The International Monetary Fund (IMF) has ranked Pakistan’s development framework lowest on the basis of five major flaws out of a total of 15 categories evaluated by the Public Investment Management Assessment (PIMA).

The IMF has assessed that fiscal rules have had little impact in containing expenditure in the last 10 years and the debt limit has often been breached. Highlighting the major flaws, the IMF pointed out that the current and development budgets are prepared by separate ministries. The law does not require autonomous bodies to report their own source of funded projects. On lack of effective monitoring of projects, the IMF says that the requirement to maintain asset registers is not enforced and outlays on fixed assets but not depreciation are shown in financial statements.

“Five-year planning was stopped in 2018 and existing plans are not costed and they lack measurable outcomes. There is a missing link from goals to plans, so it is not possible to know how Public Sector Development Programme (PSDP) projects are helping to attain national goals,” the IMF report states on PIMA.

The IMF has divided Pakistan’s development paradigm into three major categories including Planning, Allocation, and Implementation of Public Sector Development Program (PSDP) at the federal level. According to the Technical Assistance (TA) report prepared by the IMF on PIMA, on account of fiscal rules and targets, the law contains fiscal and debt targets and a medium-term fiscal framework is required to guide the budget process. The IMF has termed its effectiveness as low and pointed out that fiscal rules have had little impact in containing expenditure in the last ten years and the debt limit has often been breached. The IMF termed coordination between entities falling in the medium ranking and stated that a strong coordination mechanism exists between federal and provincial governments. It pointed out that the requirements to report on contingent liabilities are still under development. The coordination mechanism works well in practice though volatility persists. Work is underway to improve central oversight of public-private partnerships (PPP) and state-owned entities (SOEs).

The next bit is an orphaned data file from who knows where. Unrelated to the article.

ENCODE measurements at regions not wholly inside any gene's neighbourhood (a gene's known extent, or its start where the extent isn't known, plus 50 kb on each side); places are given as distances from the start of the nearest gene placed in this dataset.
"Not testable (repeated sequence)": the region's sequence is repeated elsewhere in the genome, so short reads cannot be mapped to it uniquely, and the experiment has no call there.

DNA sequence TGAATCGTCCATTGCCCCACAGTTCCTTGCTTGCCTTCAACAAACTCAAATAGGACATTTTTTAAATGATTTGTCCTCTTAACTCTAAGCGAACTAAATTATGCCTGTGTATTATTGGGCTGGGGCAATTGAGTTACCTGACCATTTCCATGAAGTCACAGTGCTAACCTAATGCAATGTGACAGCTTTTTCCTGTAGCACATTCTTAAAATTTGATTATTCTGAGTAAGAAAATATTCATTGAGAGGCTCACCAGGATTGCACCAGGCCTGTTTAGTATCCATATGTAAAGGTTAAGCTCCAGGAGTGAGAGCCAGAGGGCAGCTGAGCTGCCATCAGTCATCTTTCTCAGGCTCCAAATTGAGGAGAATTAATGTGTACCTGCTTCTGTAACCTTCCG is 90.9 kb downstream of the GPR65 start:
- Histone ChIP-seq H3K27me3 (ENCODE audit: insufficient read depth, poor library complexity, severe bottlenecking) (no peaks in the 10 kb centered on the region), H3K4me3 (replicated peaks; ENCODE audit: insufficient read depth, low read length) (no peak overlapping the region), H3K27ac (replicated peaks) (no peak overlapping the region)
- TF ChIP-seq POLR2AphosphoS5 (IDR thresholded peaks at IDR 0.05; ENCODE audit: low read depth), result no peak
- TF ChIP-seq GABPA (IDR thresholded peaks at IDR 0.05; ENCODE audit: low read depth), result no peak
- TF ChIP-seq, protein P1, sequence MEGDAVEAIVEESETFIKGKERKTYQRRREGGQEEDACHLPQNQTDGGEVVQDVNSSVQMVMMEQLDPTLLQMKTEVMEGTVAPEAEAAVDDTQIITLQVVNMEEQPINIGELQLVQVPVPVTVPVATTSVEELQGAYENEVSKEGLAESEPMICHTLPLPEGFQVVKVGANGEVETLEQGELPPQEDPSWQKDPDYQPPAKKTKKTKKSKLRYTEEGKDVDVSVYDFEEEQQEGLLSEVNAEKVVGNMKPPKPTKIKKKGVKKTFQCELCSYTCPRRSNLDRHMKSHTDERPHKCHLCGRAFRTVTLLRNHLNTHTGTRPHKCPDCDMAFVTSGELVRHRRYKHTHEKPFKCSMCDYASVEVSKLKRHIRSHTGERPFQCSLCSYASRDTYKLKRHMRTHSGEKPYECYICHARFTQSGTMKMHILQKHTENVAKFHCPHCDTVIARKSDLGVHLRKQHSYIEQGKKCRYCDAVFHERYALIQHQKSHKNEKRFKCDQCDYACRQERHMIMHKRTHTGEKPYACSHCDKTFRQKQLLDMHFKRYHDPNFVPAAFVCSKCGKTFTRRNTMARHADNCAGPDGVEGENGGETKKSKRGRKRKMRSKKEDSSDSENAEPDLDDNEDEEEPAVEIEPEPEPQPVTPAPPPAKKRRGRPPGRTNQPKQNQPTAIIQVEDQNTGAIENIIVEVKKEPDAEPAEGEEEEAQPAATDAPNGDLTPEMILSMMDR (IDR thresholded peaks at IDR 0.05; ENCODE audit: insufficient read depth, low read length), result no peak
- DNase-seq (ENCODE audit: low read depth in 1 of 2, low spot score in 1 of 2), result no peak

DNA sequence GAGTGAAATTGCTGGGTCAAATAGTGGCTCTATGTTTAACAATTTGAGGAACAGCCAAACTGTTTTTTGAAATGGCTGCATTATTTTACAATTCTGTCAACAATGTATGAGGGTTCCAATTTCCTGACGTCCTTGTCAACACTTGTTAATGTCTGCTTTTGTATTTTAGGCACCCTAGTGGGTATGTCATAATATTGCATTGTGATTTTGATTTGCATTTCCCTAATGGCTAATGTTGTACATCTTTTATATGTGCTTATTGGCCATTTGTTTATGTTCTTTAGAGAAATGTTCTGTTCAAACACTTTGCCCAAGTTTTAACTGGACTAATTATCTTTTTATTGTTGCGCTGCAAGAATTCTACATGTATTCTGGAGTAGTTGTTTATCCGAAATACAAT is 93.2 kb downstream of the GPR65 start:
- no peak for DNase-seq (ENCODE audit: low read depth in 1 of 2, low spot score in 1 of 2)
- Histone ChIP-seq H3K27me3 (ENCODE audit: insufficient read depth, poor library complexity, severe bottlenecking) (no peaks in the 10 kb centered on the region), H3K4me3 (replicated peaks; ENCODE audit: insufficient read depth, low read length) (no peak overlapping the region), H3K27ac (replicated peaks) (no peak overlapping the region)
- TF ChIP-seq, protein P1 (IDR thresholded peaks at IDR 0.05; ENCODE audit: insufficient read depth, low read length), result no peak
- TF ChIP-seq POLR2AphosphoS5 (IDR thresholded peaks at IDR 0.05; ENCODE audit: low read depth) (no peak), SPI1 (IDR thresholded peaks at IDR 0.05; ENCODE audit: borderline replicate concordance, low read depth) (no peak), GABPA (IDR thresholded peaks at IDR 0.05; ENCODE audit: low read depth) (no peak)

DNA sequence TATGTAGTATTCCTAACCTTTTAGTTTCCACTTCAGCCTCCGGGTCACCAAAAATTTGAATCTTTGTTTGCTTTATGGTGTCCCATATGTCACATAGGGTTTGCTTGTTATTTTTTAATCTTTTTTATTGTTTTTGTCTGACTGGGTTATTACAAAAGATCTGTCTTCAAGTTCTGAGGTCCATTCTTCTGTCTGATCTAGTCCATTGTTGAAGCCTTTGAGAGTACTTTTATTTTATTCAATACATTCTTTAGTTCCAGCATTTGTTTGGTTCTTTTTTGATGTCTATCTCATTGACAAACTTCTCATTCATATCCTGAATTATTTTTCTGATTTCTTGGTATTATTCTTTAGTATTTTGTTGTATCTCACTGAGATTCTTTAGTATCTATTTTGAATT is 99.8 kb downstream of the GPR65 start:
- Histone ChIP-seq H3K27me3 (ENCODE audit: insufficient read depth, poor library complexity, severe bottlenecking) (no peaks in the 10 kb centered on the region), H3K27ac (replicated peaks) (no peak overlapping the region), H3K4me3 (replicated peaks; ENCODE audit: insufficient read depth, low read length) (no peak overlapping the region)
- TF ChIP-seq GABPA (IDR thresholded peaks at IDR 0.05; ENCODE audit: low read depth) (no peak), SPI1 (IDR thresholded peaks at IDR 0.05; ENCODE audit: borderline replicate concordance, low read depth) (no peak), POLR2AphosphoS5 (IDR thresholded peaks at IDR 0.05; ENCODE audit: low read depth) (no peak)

The IMF has found project appraisal of the PSDP projects as medium ranking and says that rigorous appraisal is required for budget-funded projects with central support, however, appraisals are not published for external review. The projects are returned for improvement, but full processes are not yet operational, says the IMF. It termed alternate infrastructure financing as medium and stated that regulations support competition in major markets and multiple PPP frameworks are in place. However, the centralized monitoring for SOEs was recently regulated.

The IMF has termed multi-year budgeting ranking as medium and says that the budget documents project three-year funding and total costs of PSDP projects, but no multi-year ceiling is set for ministries/sectors. The multiyear projections are close to future allocations but tracking the evolution of costs of major projects is difficult.

It also ranked Pakistan as low on account of budget comprehensiveness and said that the current and development budgets are prepared by separate ministries. The law does not require autonomous bodies to report their own source of funded projects. The IMF says that commitments are not recorded. Ongoing projects receive significantly less funding than needed to be completed on time.

With some exceptions, the IMF points out that the standard methodologies for estimating maintenance needs are pending, although those expenses must be identified in the budget. In practice routine and capital maintenance levels shown in the budget are considered inadequate to retain asset values.

In the project selection process, the IMF identified that major projects are reviewed centrally for selection but no published selection criteria are in place. The pipeline of approved projects exists. The cash is provided as expected, but releases are used to control expenditures.

Data on donor project accounts is available. A well-structured monitoring system is established. The reallocation of funds is loosely regulated. Standardized ex-post reviews include lessons learned. The implementation plans are required and processes for major project adjustments and ex-post external auditing are in place.


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2023-09-20

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